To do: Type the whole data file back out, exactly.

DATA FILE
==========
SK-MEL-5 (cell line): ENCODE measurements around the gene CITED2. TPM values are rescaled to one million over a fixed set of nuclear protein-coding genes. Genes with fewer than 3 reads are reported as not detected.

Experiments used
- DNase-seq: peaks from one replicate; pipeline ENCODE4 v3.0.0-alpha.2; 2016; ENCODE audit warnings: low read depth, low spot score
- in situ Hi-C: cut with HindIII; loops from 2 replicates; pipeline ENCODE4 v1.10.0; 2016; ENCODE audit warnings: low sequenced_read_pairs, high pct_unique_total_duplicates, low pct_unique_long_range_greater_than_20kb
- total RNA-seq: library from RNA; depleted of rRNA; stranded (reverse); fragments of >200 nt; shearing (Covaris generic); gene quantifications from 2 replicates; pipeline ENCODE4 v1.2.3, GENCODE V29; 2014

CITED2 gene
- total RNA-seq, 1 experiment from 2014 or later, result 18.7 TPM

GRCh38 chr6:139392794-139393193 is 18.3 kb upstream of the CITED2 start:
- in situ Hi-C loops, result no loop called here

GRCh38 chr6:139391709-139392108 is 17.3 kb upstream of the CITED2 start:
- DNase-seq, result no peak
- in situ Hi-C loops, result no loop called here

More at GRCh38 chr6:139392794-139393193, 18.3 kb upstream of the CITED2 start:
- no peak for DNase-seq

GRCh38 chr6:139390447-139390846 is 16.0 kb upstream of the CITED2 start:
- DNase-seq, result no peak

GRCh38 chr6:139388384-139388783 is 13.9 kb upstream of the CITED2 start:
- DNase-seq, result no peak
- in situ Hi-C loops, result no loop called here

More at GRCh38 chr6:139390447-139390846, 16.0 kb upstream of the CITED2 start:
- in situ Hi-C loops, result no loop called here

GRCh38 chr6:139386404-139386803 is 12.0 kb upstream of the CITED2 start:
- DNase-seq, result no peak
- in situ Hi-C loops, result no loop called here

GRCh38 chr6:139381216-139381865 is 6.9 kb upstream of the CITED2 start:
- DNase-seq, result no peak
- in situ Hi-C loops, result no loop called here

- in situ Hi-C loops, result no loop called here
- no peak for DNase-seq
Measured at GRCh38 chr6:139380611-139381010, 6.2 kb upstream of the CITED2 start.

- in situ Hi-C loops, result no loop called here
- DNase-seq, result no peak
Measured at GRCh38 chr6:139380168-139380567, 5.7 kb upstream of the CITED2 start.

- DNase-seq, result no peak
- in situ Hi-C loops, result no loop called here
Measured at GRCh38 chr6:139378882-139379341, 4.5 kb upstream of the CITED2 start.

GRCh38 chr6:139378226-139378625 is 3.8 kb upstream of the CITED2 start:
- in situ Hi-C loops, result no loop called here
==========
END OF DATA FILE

SK-MEL-5 (cell line): ENCODE measurements around the gene CITED2. TPM values are rescaled to one million over a fixed set of nuclear protein-coding genes. Genes with fewer than 3 reads are reported as not detected.

Experiments used
- DNase-seq: peaks from one replicate; pipeline ENCODE4 v3.0.0-alpha.2; 2016; ENCODE audit warnings: low read depth, low spot score
- in situ Hi-C: cut with HindIII; loops from 2 replicates; pipeline ENCODE4 v1.10.0; 2016; ENCODE audit warnings: low sequenced_read_pairs, high pct_unique_total_duplicates, low pct_unique_long_range_greater_than_20kb
- total RNA-seq: library from RNA; depleted of rRNA; stranded (reverse); fragments of >200 nt; shearing (Covaris generic); gene quantifications from 2 replicates; pipeline ENCODE4 v1.2.3, GENCODE V29; 2014

CITED2 gene
- total RNA-seq, 1 experiment from 2014 or later, result 18.7 TPM

GRCh38 chr6:139392794-139393193 is 18.3 kb upstream of the CITED2 start:
- in situ Hi-C loops, result no loop called here

GRCh38 chr6:139391709-139392108 is 17.3 kb upstream of the CITED2 start:
- DNase-seq, result no peak
- in situ Hi-C loops, result no loop called here

More at GRCh38 chr6:139392794-139393193, 18.3 kb upstream of the CITED2 start:
- no peak for DNase-seq

GRCh38 chr6:139390447-139390846 is 16.0 kb upstream of the CITED2 start:
- DNase-seq, result no peak

GRCh38 chr6:139388384-139388783 is 13.9 kb upstream of the CITED2 start:
- DNase-seq, result no peak
- in situ Hi-C loops, result no loop called here

More at GRCh38 chr6:139390447-139390846, 16.0 kb upstream of the CITED2 start:
- in situ Hi-C loops, result no loop called here

GRCh38 chr6:139386404-139386803 is 12.0 kb upstream of the CITED2 start:
- DNase-seq, result no peak
- in situ Hi-C loops, result no loop called here

GRCh38 chr6:139381216-139381865 is 6.9 kb upstream of the CITED2 start:
- DNase-seq, result no peak
- in situ Hi-C loops, result no loop called here

- in situ Hi-C loops, result no loop called here
- no peak for DNase-seq
Measured at GRCh38 chr6:139380611-139381010, 6.2 kb upstream of the CITED2 start.

- in situ Hi-C loops, result no loop called here
- DNase-seq, result no peak
Measured at GRCh38 chr6:139380168-139380567, 5.7 kb upstream of the CITED2 start.

- DNase-seq, result no peak
- in situ Hi-C loops, result no loop called here
Measured at GRCh38 chr6:139378882-139379341, 4.5 kb upstream of the CITED2 start.

GRCh38 chr6:139378226-139378625 is 3.8 kb upstream of the CITED2 start:
- in situ Hi-C loops, result no loop called here